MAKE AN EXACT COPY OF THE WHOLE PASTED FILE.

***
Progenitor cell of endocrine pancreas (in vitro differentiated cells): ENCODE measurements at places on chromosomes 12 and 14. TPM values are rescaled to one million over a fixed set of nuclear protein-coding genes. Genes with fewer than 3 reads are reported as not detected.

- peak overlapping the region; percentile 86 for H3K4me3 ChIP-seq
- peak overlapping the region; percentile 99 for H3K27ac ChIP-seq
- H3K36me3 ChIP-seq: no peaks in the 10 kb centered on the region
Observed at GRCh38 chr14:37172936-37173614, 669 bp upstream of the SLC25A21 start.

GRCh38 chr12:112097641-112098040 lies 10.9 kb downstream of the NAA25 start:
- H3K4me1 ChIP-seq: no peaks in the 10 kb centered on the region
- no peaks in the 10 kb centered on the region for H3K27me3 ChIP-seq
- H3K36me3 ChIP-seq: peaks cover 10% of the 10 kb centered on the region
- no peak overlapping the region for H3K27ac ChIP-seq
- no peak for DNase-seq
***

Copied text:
Progenitor cell of endocrine pancreas (in vitro differentiated cells): ENCODE measurements at places on chromosomes 12 and 14. TPM values are rescaled to one million over a fixed set of nuclear protein-coding genes. Genes with fewer than 3 reads are reported as not detected.

- peak overlapping the region; percentile 86 for H3K4me3 ChIP-seq
- peak overlapping the region; percentile 99 for H3K27ac ChIP-seq
- H3K36me3 ChIP-seq: no peaks in the 10 kb centered on the region
Observed at GRCh38 chr14:37172936-37173614, 669 bp upstream of the SLC25A21 start.

GRCh38 chr12:112097641-112098040 lies 10.9 kb downstream of the NAA25 start:
- H3K4me1 ChIP-seq: no peaks in the 10 kb centered on the region
- no peaks in the 10 kb centered on the region for H3K27me3 ChIP-seq
- H3K36me3 ChIP-seq: peaks cover 10% of the 10 kb centered on the region
- no peak overlapping the region for H3K27ac ChIP-seq
- no peak for DNase-seq